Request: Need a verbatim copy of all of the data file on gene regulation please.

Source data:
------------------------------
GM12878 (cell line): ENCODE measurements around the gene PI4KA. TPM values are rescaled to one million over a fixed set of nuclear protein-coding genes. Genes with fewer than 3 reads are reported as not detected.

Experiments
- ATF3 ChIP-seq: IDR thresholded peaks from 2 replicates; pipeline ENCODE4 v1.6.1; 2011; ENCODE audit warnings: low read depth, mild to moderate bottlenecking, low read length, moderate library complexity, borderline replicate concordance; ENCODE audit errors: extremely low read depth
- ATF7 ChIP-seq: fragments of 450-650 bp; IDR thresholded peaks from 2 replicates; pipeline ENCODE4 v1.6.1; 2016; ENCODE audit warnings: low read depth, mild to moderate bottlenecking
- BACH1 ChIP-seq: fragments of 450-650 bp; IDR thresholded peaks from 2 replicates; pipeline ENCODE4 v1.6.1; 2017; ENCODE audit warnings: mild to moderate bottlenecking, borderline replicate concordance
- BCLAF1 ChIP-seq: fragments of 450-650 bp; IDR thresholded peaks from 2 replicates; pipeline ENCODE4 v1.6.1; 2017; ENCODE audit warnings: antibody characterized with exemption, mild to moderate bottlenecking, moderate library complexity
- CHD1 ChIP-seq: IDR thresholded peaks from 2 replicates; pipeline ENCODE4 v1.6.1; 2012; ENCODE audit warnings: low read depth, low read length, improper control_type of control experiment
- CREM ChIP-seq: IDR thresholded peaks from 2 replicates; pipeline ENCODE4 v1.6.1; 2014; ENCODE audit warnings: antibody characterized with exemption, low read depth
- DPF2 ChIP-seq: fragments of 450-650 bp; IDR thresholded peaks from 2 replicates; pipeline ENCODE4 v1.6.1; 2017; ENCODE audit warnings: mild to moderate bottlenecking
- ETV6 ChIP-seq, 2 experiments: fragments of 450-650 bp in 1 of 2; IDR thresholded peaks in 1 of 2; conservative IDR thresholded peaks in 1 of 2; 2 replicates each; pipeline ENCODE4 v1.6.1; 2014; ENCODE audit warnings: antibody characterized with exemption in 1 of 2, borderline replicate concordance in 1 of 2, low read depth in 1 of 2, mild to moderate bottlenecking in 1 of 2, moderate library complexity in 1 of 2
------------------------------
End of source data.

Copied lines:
GM12878 (cell line): ENCODE measurements around the gene PI4KA. TPM values are rescaled to one million over a fixed set of nuclear protein-coding genes. Genes with fewer than 3 reads are reported as not detected.

Experiments
- ATF3 ChIP-seq: IDR thresholded peaks from 2 replicates; pipeline ENCODE4 v1.6.1; 2011; ENCODE audit warnings: low read depth, mild to moderate bottlenecking, low read length, moderate library complexity, borderline replicate concordance; ENCODE audit errors: extremely low read depth
- ATF7 ChIP-seq: fragments of 450-650 bp; IDR thresholded peaks from 2 replicates; pipeline ENCODE4 v1.6.1; 2016; ENCODE audit warnings: low read depth, mild to moderate bottlenecking
- BACH1 ChIP-seq: fragments of 450-650 bp; IDR thresholded peaks from 2 replicates; pipeline ENCODE4 v1.6.1; 2017; ENCODE audit warnings: mild to moderate bottlenecking, borderline replicate concordance
- BCLAF1 ChIP-seq: fragments of 450-650 bp; IDR thresholded peaks from 2 replicates; pipeline ENCODE4 v1.6.1; 2017; ENCODE audit warnings: antibody characterized with exemption, mild to moderate bottlenecking, moderate library complexity
- CHD1 ChIP-seq: IDR thresholded peaks from 2 replicates; pipeline ENCODE4 v1.6.1; 2012; ENCODE audit warnings: low read depth, low read length, improper control_type of control experiment
- CREM ChIP-seq: IDR thresholded peaks from 2 replicates; pipeline ENCODE4 v1.6.1; 2014; ENCODE audit warnings: antibody characterized with exemption, low read depth
- DPF2 ChIP-seq: fragments of 450-650 bp; IDR thresholded peaks from 2 replicates; pipeline ENCODE4 v1.6.1; 2017; ENCODE audit warnings: mild to moderate bottlenecking
- ETV6 ChIP-seq, 2 experiments: fragments of 450-650 bp in 1 of 2; IDR thresholded peaks in 1 of 2; conservative IDR thresholded peaks in 1 of 2; 2 replicates each; pipeline ENCODE4 v1.6.1; 2014; ENCODE audit warnings: antibody characterized with exemption in 1 of 2, borderline replicate concordance in 1 of 2, low read depth in 1 of 2, mild to moderate bottlenecking in 1 of 2, moderate library complexity in 1 of 2